Airlines raise ticket prices to offset lost federal taxes

Following a partial shutdown of the Federal Aviation Administration (FAA), the federal government has stopped collecting taxes on airline tickets, opening the door for some

QUEENS - Following a partial shutdown of the Federal Aviation Administration (FAA), the federal government has stopped collecting taxes on airline tickets, opening the door for some airlines to cash in at travelers' expense.

The federal air-travel tax expired Friday night after Congress missed its deadline to reauthorize FAA funding. Airlines were expected to stop collecting taxes on tickets, but instead of passing the savings along to passengers, some airlines simply raised fares.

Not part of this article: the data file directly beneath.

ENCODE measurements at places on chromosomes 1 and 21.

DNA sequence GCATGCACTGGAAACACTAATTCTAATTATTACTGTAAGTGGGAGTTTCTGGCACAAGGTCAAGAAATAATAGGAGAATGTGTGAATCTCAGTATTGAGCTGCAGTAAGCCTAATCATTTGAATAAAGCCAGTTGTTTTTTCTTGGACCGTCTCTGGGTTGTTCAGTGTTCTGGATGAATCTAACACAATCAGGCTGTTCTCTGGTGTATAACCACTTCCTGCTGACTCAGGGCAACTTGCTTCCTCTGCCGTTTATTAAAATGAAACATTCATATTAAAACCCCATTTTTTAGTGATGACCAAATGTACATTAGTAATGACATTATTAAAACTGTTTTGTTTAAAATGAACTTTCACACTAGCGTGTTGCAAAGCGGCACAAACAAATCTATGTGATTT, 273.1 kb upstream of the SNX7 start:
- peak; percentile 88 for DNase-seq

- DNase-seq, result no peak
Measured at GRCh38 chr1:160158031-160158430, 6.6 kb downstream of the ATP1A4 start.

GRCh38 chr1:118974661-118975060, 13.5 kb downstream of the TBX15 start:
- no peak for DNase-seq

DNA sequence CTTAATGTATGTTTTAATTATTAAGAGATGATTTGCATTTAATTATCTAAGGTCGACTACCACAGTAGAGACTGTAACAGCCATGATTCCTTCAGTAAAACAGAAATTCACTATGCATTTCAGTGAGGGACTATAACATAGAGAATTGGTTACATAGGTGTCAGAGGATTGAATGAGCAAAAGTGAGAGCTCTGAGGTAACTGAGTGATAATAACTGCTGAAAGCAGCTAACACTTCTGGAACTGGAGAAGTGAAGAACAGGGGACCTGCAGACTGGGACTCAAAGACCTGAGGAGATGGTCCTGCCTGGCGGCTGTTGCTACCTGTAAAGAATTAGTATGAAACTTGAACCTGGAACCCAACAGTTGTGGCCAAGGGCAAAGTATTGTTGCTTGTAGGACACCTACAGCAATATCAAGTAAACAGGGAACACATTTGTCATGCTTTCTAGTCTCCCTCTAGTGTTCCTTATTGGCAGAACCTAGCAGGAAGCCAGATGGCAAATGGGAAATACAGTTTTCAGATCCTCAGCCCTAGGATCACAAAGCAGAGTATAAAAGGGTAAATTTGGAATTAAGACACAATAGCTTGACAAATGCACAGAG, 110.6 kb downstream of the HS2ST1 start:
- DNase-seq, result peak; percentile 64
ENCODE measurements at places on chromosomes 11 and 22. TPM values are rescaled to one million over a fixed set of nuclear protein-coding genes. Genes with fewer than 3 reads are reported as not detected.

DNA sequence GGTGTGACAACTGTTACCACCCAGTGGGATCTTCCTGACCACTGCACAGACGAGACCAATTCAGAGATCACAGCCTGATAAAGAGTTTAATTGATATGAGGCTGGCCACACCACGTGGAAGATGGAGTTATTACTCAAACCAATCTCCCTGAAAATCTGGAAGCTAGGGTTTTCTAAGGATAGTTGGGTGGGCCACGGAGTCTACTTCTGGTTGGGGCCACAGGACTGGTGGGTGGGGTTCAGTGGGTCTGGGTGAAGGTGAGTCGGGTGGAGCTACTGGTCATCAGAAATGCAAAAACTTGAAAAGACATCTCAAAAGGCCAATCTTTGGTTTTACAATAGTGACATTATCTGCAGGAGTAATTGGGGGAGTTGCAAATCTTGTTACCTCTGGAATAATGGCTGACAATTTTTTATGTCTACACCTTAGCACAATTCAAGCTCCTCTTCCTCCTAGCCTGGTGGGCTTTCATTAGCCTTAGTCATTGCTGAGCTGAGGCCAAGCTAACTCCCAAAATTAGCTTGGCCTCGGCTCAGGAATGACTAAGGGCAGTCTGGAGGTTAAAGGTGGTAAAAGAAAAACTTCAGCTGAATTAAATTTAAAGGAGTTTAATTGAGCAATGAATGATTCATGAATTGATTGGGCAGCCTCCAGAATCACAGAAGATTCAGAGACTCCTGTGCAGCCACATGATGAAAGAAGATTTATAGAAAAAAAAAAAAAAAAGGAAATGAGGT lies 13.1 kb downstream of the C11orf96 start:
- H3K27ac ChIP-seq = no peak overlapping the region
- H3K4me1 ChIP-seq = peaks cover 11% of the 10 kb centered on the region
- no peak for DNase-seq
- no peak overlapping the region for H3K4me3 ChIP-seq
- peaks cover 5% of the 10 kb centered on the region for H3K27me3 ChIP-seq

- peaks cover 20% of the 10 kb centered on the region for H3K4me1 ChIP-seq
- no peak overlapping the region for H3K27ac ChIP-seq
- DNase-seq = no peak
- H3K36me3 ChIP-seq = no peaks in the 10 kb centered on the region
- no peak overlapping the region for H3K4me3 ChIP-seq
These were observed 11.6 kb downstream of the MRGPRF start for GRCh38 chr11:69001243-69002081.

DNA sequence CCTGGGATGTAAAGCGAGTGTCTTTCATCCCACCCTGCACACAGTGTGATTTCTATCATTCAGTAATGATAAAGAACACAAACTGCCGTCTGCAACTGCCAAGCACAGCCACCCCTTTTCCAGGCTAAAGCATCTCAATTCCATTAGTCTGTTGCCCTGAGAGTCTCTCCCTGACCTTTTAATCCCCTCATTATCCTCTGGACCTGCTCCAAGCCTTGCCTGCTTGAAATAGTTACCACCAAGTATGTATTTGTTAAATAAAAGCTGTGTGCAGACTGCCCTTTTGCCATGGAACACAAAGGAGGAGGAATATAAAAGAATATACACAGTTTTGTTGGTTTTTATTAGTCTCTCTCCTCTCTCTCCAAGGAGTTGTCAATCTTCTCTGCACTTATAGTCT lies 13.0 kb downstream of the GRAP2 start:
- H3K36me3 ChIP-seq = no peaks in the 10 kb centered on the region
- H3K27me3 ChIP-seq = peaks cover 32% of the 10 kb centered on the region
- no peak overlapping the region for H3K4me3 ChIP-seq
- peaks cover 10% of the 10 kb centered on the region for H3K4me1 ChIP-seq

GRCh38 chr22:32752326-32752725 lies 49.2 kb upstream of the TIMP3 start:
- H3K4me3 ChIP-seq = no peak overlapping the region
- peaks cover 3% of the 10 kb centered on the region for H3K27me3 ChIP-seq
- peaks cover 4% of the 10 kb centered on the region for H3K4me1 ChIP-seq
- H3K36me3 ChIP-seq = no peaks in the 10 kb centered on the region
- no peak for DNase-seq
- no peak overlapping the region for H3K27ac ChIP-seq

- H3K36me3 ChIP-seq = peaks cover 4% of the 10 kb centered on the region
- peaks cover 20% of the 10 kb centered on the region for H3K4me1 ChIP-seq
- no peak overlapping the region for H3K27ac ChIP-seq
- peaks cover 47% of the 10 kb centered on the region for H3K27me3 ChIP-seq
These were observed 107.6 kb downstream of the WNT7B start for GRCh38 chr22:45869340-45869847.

Consumers would have saved about 10-15 percent off the cost of each ticket.

"I think they should send along the savings if that was what it was meant for," says traveler Rebecca Klein.

However, the Air Travelers Association says there's no impact on consumers, who are generally paying the same ticket prices as they did last week. The group adds that the additional revenue will help airlines invest in their products and services.

Passengers who bought their tickets before the shutdown Friday, but who plan to travel during the shutdown, may be eligible for a refund.

Meanwhile, about 4,000 FAA workers were furloughed yesterday, including 16 in Garden City and six in Ronkonkoma.

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